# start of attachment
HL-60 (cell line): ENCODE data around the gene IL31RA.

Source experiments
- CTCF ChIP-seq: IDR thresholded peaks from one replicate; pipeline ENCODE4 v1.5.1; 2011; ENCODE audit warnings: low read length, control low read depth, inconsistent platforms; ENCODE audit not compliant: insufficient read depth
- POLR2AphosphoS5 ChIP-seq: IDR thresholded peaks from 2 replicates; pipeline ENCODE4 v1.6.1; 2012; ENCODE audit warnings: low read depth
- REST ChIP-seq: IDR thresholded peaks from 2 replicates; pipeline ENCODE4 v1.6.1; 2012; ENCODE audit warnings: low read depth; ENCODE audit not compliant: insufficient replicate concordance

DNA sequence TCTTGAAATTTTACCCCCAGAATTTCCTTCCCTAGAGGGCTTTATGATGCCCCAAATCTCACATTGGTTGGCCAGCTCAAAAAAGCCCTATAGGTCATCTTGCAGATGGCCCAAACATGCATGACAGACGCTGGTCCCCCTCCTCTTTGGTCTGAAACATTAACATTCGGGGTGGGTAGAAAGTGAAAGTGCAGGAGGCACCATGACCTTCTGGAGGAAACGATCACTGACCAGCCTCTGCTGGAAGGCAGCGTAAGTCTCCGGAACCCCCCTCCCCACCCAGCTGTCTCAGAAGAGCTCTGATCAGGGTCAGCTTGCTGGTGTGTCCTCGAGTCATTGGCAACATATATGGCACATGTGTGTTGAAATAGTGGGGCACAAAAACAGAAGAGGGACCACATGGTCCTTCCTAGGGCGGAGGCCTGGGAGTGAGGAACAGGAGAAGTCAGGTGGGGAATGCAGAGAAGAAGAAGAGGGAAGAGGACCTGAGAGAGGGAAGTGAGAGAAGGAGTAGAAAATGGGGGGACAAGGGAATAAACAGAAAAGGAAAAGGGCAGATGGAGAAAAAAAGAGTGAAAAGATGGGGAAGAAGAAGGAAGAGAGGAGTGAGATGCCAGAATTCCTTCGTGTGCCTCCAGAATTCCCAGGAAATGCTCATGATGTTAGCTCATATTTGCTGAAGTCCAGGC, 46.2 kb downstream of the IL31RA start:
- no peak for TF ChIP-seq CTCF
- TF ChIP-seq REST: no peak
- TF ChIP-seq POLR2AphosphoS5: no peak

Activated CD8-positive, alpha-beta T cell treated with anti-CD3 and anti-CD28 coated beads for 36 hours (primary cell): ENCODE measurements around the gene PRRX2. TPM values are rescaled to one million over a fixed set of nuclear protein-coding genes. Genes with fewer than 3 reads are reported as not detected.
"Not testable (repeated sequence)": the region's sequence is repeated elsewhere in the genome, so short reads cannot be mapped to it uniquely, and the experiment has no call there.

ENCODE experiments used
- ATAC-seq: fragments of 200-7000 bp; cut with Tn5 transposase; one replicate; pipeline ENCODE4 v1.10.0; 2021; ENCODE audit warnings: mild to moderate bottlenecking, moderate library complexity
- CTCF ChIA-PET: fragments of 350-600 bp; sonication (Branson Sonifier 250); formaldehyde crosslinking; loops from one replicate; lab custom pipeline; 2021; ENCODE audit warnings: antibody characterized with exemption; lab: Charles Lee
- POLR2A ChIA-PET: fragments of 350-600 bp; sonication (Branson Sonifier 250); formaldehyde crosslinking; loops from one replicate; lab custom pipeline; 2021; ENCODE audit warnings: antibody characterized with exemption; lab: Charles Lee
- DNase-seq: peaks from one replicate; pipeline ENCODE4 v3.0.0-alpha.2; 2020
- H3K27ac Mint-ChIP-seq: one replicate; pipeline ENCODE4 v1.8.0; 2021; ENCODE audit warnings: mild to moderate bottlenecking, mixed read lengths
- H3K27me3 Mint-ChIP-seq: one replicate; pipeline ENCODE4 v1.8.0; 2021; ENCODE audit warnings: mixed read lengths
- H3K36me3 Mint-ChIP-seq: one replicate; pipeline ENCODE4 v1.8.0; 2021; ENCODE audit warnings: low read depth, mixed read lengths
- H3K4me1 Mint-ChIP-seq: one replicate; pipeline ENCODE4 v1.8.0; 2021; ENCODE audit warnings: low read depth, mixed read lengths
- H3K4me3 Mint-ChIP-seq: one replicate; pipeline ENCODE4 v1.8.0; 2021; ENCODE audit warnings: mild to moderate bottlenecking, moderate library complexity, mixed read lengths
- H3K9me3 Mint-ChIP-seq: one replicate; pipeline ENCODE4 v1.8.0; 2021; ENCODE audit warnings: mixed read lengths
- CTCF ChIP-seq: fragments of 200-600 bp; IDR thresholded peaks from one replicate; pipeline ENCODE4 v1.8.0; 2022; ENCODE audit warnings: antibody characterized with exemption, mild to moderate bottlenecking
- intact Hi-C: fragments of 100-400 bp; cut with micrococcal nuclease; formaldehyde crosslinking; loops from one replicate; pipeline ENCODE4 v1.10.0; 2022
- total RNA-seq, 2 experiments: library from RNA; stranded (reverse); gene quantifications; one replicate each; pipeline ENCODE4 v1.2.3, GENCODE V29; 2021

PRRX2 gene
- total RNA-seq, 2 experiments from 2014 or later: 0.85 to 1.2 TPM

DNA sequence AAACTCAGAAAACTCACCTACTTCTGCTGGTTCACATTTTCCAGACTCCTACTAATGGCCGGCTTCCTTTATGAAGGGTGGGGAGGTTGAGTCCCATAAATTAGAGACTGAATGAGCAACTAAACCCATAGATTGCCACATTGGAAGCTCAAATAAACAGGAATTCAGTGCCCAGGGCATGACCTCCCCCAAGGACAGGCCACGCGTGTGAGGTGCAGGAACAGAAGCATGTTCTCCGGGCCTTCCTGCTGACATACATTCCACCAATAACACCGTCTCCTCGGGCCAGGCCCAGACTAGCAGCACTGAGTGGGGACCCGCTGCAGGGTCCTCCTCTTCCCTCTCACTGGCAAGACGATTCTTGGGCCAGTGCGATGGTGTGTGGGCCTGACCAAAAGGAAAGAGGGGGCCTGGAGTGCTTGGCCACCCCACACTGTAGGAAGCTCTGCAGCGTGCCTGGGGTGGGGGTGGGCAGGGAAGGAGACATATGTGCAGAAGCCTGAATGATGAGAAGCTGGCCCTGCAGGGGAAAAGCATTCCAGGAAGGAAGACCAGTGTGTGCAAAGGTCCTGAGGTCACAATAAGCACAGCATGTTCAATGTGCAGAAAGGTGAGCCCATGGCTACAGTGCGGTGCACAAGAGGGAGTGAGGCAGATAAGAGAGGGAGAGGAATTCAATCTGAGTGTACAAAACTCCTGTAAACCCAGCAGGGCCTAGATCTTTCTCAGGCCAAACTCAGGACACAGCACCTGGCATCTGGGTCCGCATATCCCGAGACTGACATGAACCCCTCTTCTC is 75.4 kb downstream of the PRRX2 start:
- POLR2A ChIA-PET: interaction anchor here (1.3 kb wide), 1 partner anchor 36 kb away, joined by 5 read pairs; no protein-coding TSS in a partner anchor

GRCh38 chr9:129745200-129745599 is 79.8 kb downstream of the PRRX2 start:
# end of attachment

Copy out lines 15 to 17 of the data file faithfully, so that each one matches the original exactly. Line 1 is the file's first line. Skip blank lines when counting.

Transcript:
- POLR2A ChIA-PET: fragments of 350-600 bp; sonication (Branson Sonifier 250); formaldehyde crosslinking; loops from one replicate; lab custom pipeline; 2021; ENCODE audit warnings: antibody characterized with exemption; lab: Charles Lee
- DNase-seq: peaks from one replicate; pipeline ENCODE4 v3.0.0-alpha.2; 2020
- H3K27ac Mint-ChIP-seq: one replicate; pipeline ENCODE4 v1.8.0; 2021; ENCODE audit warnings: mild to moderate bottlenecking, mixed read lengths